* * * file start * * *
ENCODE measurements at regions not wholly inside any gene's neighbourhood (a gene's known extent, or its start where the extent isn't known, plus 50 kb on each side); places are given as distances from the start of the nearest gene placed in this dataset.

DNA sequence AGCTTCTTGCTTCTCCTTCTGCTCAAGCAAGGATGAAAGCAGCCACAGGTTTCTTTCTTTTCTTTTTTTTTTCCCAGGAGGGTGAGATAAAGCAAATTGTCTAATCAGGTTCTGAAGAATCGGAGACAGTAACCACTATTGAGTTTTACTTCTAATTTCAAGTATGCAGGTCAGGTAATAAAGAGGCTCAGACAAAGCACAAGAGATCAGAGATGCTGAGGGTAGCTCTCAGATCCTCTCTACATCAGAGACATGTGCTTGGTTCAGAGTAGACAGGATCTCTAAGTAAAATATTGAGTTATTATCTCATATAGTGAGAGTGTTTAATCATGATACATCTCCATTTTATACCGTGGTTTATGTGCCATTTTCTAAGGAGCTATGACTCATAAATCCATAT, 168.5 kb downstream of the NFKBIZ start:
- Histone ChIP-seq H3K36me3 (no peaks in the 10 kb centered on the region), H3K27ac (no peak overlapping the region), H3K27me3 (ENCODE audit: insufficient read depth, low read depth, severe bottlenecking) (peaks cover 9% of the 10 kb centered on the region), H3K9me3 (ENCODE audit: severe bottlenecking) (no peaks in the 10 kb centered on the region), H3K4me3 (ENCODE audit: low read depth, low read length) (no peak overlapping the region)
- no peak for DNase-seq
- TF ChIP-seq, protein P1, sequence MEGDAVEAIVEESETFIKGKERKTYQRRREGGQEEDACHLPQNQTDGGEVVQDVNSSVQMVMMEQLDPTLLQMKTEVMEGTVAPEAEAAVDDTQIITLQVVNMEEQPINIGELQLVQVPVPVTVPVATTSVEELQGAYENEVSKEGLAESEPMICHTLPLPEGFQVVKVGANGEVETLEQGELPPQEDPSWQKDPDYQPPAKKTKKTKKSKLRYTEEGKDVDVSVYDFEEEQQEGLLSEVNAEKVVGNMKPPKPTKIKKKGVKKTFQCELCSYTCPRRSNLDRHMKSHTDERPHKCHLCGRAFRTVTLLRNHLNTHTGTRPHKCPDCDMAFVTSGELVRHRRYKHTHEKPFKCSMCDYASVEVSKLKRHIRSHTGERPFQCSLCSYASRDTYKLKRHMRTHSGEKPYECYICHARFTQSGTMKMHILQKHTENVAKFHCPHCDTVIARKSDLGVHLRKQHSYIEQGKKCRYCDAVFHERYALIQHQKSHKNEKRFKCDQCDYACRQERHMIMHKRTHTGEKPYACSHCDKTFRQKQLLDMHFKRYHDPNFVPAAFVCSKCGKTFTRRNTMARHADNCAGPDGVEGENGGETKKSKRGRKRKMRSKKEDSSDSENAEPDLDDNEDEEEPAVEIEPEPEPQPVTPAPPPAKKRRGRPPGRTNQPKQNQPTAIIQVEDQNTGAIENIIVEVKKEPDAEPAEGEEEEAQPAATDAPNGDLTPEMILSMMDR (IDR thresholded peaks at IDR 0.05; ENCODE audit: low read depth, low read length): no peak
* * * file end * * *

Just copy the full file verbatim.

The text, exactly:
ENCODE measurements at regions not wholly inside any gene's neighbourhood (a gene's known extent, or its start where the extent isn't known, plus 50 kb on each side); places are given as distances from the start of the nearest gene placed in this dataset.

DNA sequence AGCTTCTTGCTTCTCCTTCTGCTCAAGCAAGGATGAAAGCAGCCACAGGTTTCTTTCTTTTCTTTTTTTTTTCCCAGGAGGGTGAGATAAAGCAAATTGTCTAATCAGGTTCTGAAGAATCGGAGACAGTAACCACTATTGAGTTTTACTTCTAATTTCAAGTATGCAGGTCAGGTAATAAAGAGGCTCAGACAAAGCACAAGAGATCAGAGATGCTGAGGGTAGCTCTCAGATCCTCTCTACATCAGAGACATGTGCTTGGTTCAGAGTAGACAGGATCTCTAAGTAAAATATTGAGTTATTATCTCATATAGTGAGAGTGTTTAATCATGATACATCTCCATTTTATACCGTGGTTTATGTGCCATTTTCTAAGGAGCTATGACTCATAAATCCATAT, 168.5 kb downstream of the NFKBIZ start:
- Histone ChIP-seq H3K36me3 (no peaks in the 10 kb centered on the region), H3K27ac (no peak overlapping the region), H3K27me3 (ENCODE audit: insufficient read depth, low read depth, severe bottlenecking) (peaks cover 9% of the 10 kb centered on the region), H3K9me3 (ENCODE audit: severe bottlenecking) (no peaks in the 10 kb centered on the region), H3K4me3 (ENCODE audit: low read depth, low read length) (no peak overlapping the region)
- no peak for DNase-seq
- TF ChIP-seq, protein P1, sequence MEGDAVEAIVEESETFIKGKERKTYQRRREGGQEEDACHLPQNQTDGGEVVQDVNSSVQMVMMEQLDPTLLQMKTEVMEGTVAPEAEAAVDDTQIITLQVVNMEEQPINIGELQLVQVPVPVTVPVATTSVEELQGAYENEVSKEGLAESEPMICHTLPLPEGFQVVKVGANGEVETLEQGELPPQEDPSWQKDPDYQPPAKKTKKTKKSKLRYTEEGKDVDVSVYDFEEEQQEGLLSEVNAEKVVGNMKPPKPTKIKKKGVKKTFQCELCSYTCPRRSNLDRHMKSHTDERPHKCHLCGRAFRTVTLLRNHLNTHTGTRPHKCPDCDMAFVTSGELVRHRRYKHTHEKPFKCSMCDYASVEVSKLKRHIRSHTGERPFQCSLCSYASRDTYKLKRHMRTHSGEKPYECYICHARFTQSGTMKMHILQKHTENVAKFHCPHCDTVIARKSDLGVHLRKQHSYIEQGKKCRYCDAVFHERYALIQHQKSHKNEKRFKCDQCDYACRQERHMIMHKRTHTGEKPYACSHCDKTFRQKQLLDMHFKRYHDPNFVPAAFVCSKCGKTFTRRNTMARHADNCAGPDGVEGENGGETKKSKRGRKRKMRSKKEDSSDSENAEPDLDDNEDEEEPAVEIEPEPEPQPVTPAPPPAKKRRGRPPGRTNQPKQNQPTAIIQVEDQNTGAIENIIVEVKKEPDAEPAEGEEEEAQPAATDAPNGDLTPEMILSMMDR (IDR thresholded peaks at IDR 0.05; ENCODE audit: low read depth, low read length): no peak